What a combo! Delicious Peter Augustus Butchers wagyu burger, cooked to perfection on the BBQ, topped with spicy, sticky & sweet caramelised onions, peppery rocket, horseradish aioli and grated frozen blue cheese. All of this paired with a cracker of shiraz from Dandelion Vineyards. It's going to be hard not to read on and race to the store for the ingredients!
Why I Love This Wagyu Beef Burger
Everything about it. I mean, what's not to love. It's quick - burgers take a matter of minutes to make and if you go with shop-bought caramelised onions it's even quicker too! The wagyu beef is so tender, full of flavour and is quite possibly one of the juiciest burgers you will ever put in your laughing hole.
What Is Wagyu Beef
When we talk about Wagyu beef we automatically jump to Japan and think of these might beasts that are larger and fatter than your average cow. They have an insane amount of marbling and cost a pretty penny. You do get American wagyu and also Australian wagyu but the fat levels don't tend to be the same level as their Japanese counterparts. The main reason is that they are usually crossbred.
One of the main components of Japanese wagyu beef is the conditions. Japanese breeders go to great lengths to have the cows in an as stress-free environment as possible. So much so that if there is a "troublemaker" he or she is removed.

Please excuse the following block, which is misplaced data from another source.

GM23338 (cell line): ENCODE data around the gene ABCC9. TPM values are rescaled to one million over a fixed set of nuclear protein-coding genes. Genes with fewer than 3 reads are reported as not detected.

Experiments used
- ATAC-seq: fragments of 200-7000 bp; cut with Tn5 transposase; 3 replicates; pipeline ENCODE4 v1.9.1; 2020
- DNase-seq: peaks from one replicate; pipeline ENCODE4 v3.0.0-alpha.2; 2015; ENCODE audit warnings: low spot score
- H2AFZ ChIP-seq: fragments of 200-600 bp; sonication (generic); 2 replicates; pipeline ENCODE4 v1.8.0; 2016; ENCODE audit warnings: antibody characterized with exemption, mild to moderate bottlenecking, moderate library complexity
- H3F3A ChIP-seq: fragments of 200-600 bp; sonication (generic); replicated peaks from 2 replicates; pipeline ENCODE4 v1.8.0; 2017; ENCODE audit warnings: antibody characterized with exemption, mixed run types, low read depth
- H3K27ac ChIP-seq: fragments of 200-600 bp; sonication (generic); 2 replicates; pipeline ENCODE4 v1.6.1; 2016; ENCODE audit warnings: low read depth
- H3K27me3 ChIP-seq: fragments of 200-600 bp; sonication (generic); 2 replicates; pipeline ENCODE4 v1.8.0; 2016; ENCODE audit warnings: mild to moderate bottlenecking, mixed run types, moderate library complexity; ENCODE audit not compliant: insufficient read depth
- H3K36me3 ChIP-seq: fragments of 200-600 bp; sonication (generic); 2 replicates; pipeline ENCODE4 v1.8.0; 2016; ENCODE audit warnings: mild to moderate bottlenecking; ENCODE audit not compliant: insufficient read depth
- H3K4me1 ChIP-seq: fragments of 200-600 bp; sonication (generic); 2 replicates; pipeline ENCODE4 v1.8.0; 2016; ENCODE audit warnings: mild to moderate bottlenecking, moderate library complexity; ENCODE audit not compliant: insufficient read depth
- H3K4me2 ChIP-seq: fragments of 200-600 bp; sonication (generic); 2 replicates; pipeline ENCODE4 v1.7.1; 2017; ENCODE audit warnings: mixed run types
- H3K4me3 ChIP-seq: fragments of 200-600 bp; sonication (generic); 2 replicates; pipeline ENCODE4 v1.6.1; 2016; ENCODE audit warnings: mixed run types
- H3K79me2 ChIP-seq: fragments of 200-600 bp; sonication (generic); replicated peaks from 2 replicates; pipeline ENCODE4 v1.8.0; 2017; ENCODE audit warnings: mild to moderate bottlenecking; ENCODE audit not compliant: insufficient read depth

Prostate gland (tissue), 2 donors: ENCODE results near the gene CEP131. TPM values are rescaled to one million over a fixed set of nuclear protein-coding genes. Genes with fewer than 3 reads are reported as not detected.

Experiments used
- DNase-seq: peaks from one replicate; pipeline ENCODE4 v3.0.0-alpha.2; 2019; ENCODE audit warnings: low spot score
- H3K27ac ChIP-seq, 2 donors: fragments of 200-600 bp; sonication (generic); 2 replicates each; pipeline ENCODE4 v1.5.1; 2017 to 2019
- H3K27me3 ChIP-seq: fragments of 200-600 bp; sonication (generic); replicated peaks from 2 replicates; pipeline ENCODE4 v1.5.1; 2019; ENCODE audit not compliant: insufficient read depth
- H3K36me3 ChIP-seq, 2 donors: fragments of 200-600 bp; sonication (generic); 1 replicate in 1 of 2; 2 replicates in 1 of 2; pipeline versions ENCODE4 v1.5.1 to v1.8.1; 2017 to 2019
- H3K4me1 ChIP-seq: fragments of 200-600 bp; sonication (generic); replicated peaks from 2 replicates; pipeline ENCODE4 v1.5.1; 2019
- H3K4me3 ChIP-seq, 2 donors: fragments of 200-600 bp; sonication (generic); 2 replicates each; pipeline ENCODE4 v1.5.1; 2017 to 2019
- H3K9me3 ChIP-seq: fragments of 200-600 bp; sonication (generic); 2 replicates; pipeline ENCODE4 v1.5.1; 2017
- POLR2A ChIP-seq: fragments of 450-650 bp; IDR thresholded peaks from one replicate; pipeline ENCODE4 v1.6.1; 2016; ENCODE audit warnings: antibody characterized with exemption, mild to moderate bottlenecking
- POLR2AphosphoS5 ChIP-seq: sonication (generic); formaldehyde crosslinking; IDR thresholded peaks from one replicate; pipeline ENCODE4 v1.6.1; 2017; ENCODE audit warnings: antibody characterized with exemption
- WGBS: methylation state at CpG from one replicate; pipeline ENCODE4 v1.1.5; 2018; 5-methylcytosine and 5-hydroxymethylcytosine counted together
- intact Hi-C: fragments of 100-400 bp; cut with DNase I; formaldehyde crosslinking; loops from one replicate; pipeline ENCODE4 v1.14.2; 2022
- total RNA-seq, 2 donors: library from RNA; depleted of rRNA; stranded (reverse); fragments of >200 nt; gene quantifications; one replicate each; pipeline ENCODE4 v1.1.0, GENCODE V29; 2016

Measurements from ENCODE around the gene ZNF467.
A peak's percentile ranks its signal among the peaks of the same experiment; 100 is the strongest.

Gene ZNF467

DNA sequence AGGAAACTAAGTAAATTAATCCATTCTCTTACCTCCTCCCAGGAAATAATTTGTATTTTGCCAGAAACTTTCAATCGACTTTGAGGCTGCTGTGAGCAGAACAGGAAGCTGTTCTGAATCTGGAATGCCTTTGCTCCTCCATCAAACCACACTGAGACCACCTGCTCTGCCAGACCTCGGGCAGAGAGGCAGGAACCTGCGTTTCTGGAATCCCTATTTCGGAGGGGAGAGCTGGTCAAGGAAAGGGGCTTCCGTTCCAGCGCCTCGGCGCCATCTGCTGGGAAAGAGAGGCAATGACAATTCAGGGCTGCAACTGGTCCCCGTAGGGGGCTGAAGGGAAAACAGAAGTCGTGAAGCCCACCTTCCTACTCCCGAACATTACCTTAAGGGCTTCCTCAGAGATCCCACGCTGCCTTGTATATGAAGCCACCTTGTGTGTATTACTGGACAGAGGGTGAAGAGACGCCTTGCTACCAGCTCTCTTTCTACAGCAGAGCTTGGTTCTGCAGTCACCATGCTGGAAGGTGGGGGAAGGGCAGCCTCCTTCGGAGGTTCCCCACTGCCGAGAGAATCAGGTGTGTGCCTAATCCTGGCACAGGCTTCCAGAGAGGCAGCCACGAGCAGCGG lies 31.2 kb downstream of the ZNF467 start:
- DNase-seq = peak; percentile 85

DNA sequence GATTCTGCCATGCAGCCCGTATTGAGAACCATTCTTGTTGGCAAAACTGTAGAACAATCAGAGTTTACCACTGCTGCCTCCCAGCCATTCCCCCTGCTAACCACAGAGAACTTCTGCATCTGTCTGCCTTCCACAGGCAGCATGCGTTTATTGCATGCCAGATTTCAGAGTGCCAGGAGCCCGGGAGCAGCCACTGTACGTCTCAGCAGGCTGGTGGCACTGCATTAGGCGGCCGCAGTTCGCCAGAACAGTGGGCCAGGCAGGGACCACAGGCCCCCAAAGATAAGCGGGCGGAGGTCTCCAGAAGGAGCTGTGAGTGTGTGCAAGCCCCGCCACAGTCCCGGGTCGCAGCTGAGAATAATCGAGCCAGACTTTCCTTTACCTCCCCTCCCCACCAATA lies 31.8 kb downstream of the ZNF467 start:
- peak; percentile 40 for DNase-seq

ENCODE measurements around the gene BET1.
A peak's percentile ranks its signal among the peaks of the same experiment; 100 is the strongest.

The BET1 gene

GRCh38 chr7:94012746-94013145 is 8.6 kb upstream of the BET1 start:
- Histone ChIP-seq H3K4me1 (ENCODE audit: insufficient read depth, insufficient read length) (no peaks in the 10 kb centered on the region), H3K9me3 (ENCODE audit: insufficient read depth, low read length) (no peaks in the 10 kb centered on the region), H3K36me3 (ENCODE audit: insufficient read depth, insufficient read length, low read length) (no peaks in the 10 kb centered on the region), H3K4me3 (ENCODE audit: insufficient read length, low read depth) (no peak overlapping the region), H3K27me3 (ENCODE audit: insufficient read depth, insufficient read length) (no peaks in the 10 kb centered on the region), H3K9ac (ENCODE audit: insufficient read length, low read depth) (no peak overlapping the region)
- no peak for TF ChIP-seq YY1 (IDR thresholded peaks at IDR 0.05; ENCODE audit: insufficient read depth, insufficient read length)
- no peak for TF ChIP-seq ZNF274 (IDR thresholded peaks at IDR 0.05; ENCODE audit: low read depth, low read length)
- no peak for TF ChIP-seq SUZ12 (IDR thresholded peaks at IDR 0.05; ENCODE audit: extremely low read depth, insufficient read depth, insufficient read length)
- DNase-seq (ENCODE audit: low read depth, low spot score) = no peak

Wagyu in Japan is described as having a "light beer" flavour meaning it's not that big bold beefy flavour you get from regular beef. In Australia and America, it has a little more beefy tones to it so probably a "mid-strength". Ultimately, the quality is phenomenal, the taste is unreal and you won't go wrong with it. Especially when making burgers - the extra fat content is cracking for making the most epic wagyu beef burgers!
Shaping The Wagyu Patty
There are many weird and wonderful ideas about how to keep your burger "moist" and how to shape them too. Ideas like stick a dimple in the middle so that it holds its shape rather than swelling and shrinking during the cooking process. I've read about putting ice inside a burger to keep it "moist" during the cooking process too.
But, to me, there are only 2 ways and they are pretty simple so don't stress too much. The optimum size for a wagyu burger or any burger is about 150-180g. Yes, you can go as big or as small as you want but to me, these are the perfect sized patties. If you want to do a double burger then drop them to about 120g each.
I either go with the smash burger concept or flatten them out so they aren't too thick and make sure they are about 1 inch larger than the bun.
Let's start with the smash burger - for this method, you roll the burger into a ball and place it onto a super hot griddle or cast iron pan. Using something heavy such as a saucepan, frying pan or a specific smash burger weight press down on the wagyu patty until it's about 1cm thick. This process will cook it quickly and give you an epic crust. Typically you use higher fat content meat for this so that's why the wagyu patties work great!